12 April 2013 09:50 [Source: ICB]
A big question hangs over the Saudi Arabian petrochemical sector: will the government raise ethane prices? And if so, by how much?
As chatter about the government mulling a price hike for the major ethylene feedstock grows, Jamal Malaikah, the president of local producer National Petrochemical Industrial Co (NATPET) is warning of dire consequences.
At the Gulf Petrochemicals & Chemicals Association (GPCA) Plastics conference in Dubai, Malaikah said any hike would be a "serious blow to Saudi Arabia's primary petrochemical industry, making it less competitive". See the story on page 9.
The entire Middle East region is moving up the cost curve
Clearly the global petrochemical sector is in the midst of a major shift in production footprint. Saudi Arabia has been short of natural gas liquids (NGLs) since 2009, according to Hassan Ahmed, analyst at financial advisory firm Alembic Global Advisors.
So it is not surprising that most major petrochemical expansions in the kingdom are based on naphtha, or oil-based feedstock.
This includes Saudi Aramco's $20bn (€15bn) Sadara joint venture with US-based Dow Chemical in Al-Jubail, which will be based on 70% naphtha feedstock.
The second phase of Saudi Aramco and Japan-based Sumitomo Chemical's Petro Rabigh project will use some ethane, but also 3m tonnes/year of naphtha as feedstock.
NATPET's Malaikah estimates that gas feedstock costs for new crackers in the kingdom will be around $6/MMBtu - much higher than the current $4/MMBtu cost in the US, which has risen lately.
But importantly, US ethane prices have delinked from the overall upward rise in US natural gas prices, falling to all-time lows on record supplies. This has led to record olefins spreads and profits for US petrochemical producers.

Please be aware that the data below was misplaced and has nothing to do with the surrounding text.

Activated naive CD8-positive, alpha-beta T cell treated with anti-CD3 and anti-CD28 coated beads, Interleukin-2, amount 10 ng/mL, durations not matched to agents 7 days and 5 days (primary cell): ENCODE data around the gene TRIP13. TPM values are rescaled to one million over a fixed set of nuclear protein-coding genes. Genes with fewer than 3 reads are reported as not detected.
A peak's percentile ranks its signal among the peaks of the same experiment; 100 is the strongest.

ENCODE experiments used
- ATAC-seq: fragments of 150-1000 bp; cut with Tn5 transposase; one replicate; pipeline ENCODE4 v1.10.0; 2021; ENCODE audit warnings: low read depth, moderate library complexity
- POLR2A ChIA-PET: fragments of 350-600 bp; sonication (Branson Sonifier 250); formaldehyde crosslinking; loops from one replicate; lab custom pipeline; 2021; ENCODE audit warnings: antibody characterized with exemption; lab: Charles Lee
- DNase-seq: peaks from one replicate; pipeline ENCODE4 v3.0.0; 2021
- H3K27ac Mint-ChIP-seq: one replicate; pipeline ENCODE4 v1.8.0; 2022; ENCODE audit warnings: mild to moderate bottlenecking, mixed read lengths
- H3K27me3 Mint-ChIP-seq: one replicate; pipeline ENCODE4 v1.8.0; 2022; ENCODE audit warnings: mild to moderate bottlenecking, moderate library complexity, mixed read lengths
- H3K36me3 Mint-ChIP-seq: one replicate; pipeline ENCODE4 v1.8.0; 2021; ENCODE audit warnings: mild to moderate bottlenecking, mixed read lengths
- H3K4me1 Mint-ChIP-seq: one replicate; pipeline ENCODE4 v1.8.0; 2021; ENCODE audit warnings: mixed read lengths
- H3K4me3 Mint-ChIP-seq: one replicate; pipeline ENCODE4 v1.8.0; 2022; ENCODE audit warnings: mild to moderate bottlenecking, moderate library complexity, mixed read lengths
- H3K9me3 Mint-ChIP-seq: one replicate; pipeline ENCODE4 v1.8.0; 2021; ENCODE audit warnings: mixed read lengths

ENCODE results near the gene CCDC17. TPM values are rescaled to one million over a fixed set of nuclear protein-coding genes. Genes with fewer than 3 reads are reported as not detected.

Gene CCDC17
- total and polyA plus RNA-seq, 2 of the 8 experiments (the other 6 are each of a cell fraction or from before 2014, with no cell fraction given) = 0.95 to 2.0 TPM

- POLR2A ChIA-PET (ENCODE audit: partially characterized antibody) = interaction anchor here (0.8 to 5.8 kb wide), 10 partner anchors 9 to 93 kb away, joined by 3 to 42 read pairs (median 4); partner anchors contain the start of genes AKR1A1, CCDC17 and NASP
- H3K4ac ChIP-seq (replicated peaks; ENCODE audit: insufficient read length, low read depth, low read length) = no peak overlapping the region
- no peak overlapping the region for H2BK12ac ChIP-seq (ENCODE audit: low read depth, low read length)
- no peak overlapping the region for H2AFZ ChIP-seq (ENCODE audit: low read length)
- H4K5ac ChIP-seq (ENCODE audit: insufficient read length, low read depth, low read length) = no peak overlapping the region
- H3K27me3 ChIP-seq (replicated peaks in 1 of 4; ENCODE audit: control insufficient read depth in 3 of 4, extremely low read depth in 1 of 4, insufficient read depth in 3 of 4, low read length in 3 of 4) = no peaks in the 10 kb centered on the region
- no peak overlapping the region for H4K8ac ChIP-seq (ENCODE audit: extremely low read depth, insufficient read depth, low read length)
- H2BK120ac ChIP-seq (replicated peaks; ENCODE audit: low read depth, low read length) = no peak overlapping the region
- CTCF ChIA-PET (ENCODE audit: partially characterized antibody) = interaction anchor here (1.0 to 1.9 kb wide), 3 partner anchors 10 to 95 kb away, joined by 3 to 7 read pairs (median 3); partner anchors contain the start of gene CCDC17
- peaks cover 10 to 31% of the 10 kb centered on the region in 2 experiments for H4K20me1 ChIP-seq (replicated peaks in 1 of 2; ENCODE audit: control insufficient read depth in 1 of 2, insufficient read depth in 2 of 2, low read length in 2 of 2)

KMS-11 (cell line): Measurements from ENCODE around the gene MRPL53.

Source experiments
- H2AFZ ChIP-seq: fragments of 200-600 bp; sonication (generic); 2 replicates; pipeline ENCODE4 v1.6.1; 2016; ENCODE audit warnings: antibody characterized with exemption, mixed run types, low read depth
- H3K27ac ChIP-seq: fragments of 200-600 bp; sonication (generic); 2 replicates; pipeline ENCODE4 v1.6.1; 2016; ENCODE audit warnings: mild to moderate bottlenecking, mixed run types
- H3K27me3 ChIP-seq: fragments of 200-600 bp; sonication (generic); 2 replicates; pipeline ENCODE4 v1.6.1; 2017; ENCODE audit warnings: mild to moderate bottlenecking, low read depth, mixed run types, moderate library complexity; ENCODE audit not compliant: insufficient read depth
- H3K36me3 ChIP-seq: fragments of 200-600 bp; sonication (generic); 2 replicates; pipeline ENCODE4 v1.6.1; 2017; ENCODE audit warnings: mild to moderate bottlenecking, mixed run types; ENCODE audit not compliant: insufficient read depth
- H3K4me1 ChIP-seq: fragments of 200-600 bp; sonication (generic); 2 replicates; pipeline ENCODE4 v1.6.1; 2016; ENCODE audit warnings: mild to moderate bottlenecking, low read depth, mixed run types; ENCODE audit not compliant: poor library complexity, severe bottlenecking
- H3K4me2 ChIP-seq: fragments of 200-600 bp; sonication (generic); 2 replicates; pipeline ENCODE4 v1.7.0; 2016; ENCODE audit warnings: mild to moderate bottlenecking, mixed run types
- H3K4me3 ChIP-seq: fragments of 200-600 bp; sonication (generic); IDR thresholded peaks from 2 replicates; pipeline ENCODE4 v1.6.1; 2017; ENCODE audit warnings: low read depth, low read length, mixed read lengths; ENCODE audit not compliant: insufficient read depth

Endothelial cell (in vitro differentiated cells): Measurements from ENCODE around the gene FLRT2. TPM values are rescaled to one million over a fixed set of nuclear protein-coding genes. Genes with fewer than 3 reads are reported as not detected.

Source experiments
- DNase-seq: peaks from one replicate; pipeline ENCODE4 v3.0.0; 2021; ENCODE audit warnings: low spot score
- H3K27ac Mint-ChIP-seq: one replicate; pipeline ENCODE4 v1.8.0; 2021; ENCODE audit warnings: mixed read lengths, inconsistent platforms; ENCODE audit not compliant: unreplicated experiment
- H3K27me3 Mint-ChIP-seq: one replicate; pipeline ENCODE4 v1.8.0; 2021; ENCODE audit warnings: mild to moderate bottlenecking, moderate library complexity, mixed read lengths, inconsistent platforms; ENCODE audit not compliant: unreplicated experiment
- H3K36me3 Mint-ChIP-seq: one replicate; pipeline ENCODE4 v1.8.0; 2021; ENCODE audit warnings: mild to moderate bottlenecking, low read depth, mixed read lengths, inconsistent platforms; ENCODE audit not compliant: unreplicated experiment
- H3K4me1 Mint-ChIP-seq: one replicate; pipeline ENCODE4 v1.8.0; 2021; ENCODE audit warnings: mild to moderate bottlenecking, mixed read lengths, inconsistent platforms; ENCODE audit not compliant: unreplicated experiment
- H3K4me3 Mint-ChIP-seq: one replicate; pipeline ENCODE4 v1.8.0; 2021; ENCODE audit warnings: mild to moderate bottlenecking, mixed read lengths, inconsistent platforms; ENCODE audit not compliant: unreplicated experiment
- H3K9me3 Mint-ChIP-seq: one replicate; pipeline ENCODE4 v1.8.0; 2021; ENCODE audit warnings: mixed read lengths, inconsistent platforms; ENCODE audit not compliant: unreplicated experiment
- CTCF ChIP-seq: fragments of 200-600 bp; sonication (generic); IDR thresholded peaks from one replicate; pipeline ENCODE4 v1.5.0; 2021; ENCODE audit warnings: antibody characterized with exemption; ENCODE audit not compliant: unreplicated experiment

Meanwhile, Saudi Arabia's petrochemical producers are facing a potential ethane price increase. Not only that, but propane prices in the kingdom are pegged to naphtha prices - at about a 28% discount to Japan naphtha. With oil prices prevailing at high levels, especially in relation to US natural gas, this puts propane-based chemical production at a disadvantage as well.
Malaikah pointed out that propane costs in the US in 2012 were 23% lower than that of Saudi propane.
DEMAND OUTSTRIPS SUPPLIES
It is not only Saudi Arabia, but the entire Middle East region that is moving up the cost curve in global petrochemicals as NGL supplies fail to keep up with demand.
Some producers in the region are looking to the US for their next major expansions. As gas supplies run low in the Middle East pending further exploration efforts, US wet gas production is accelerating to the point that ethane is regularly being rejected from the petrochemical pipeline system and put to use as fuel instead. Petrochemical producers such as INEOS in Europe and NOVA Chemicals in Canada are tapping into abundant US ethane streams for delivery to their production facilities - by boat and by pipeline, respectively.
There is growing talk of interest in shipping cheap US ethane abroad for petrochemical production. While this can provide an alternative to high cost naphtha with some plant retrofitting, look for international petrochemical companies to also build major facilities in the US - both upstream and downstream.
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